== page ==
Several thousand years from now, advanced humanoids known as the Makers will implant clockwork devices into our heads.
I was granted complimentary eARC access to the 2022 edition of The Clockwork Man by E. V. Odle by the publisher via NetGalley in exchange for an honest review. Thank you for the access approval! My thoughts are my own and my review is honest.
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About the Book
The Clockwork Man
by E.V. Odle
Publishing 3 May 2022
The MIT Press
Genre: Science Fiction
Page Count: 202
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In the first-ever novel about a cyborg, a machine-enhanced man from a multiverse of the far future visits 1920s England.
In 1920s England, a strange being crashes a village cricket game. After some glitchy, jerky attempts to communicate, this creature reveals that he is a machine-enhanced human from a multiverse thousands of years in the future. The mechanism implanted in his skull has malfunctioned, sending him tumbling through time onto the green grass of the cricket field. Apparently in the future, at the behest of fed-up women, all men will be controlled by an embedded “clockwork,” camouflaged with hats and wigs. Published in 1923, The Clockwork Man–the first cyborg novel–tells the story of this odd time traveler’s visit.
Spending time with two village couples about to embark upon married life, the Clockwork Man warns that because men of the twentieth century are so violent, sexist, and selfish, in the not-too-distant future they will be banned from physical reality. They will inhabit instead a virtual world–what we’d now call the Singularity–in which their every need is met, but love is absent. Will the Clockwork Man’s tale lead his new friends to reconsider technology, gender roles, sex, and free will?
Overshadowed in its own time by Karel Čapek’s sensational 1923 play R.U.R., about a robot uprising, The Clockwork Man is overdue for rediscovery.
My Rating: 4 Stars
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I requested this book to review because I read an excerpt from it in robotics class back in high school and I thought it was high time that I read the whole book! The Clockwork Man is a brilliantly imaginative piece of early steampunk science fiction that was undoubtedly revolutionary in its time. I did read some of the other reviews before requesting it and I’ve seen the criticisms that this novella doesn’t have a plot. It does. It’s just not as high stakes and face-paced as we’re used to now. Remember, this book is fast approaching its 100th birthday! The social speculation and futuristic ideas in this book would have been even more fascinating a century ago when these were new ideas.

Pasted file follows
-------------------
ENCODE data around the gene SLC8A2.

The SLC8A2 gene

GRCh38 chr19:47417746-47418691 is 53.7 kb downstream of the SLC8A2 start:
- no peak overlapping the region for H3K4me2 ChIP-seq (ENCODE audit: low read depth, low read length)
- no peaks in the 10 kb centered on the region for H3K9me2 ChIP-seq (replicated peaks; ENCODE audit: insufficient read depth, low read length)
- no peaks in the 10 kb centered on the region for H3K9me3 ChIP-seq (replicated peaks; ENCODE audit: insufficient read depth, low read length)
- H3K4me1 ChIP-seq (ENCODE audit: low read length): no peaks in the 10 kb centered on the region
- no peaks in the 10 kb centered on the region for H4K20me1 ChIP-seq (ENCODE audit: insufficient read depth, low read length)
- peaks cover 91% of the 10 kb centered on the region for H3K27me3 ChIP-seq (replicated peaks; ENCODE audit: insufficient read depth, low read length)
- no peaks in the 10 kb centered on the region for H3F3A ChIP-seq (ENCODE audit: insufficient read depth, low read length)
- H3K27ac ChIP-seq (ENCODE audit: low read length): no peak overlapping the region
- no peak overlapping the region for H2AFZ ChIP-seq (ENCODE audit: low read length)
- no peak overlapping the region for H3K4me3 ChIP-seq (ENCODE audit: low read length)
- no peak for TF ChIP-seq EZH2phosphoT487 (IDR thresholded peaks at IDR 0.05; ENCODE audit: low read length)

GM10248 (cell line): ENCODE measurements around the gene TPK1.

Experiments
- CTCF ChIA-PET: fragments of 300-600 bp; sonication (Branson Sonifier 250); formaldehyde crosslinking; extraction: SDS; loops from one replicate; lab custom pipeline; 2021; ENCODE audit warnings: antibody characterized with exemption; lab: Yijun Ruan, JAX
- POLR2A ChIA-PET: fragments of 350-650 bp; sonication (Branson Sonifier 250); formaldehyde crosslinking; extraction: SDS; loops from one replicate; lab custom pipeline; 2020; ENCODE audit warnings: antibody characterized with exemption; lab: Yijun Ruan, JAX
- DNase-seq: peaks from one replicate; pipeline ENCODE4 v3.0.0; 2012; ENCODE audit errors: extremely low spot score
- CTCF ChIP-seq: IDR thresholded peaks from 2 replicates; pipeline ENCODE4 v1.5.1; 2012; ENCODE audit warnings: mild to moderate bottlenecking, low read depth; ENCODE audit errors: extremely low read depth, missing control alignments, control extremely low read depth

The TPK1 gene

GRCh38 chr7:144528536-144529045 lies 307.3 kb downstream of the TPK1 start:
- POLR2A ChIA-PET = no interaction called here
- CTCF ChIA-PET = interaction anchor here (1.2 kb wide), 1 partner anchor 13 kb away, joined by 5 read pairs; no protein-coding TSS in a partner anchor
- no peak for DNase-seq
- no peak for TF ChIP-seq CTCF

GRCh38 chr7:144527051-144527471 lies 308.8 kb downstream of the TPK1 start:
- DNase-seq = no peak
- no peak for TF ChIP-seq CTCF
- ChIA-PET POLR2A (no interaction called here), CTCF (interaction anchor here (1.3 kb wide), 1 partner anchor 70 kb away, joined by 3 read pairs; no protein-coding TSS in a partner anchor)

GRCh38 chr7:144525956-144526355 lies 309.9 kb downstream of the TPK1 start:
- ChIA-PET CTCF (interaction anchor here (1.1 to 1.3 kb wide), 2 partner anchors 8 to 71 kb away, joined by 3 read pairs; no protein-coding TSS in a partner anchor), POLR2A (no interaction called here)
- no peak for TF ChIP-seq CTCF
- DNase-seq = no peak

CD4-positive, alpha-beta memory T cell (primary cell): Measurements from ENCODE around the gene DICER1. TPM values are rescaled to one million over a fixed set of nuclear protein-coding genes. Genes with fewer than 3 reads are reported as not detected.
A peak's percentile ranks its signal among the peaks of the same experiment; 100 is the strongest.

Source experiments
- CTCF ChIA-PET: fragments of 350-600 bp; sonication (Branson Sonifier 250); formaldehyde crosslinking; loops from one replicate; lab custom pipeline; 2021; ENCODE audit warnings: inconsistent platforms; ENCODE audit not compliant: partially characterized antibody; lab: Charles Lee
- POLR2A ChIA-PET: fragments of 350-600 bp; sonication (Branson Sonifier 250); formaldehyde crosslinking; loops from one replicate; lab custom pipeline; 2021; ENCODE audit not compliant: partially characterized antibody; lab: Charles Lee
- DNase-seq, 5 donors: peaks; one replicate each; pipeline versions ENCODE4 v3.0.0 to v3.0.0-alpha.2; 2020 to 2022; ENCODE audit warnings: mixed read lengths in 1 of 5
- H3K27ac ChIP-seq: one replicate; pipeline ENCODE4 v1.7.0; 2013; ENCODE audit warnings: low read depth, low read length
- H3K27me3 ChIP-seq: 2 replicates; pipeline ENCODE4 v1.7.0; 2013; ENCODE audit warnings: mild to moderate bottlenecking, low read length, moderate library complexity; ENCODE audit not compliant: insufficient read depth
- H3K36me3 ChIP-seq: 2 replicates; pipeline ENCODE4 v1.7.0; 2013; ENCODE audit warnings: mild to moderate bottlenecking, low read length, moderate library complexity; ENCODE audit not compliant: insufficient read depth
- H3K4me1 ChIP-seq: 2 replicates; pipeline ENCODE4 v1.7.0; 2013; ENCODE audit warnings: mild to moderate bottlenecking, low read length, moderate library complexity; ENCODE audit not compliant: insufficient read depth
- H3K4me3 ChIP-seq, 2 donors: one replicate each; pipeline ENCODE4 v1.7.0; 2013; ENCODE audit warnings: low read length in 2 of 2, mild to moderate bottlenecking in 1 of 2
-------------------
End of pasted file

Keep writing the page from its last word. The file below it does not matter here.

I’ve seen this book called “the first transgender story” and I was questioning that for most of the book up until the point where the clockwork man’s body is closely examined and the human characters consider what has been changed and removed in this man’s anatomy compared to what they expected to see. The Clockwork man does discuss what it’s like to live in a future where certain anatomical parts and activities and social experiences have become obsolete in a society of immortal mechanical people. I can see using this character as a vehicle to discuss the non-binary identity umbrella and agender in particular, but he doesn’t feel like a representation of transgender identities to me in the typical use “gender and sex at birth are opposite” sense of the word transgender. The clockwork man in this book, and his contemporaries in his time, haven’t transitioned in a sense of outwardly matching their true gender identity, they’ve been desexed.
What I was thinking while reading this book instead of the first transgender story thing was that this feels like the inspiration and predecessor for scifi icons Data from Star Trek, and I wonder if Roddenberry and his team had read this book.
As for the introduction and essays included in this edition, I think they’re interesting from an academic standpoint as someone who has formally studied both literature and history, but I do feel like it spoils the experience of the book to read all of that first if you’re reading The Clockwork Man for the first time. It explains and spoils everything, and it takes up a hefty 11% of the text before the story itself even begins (and then some after it ends.) I think I would prefer to see a brief intro, read the original story, then read 10+% more text in essays about the story.
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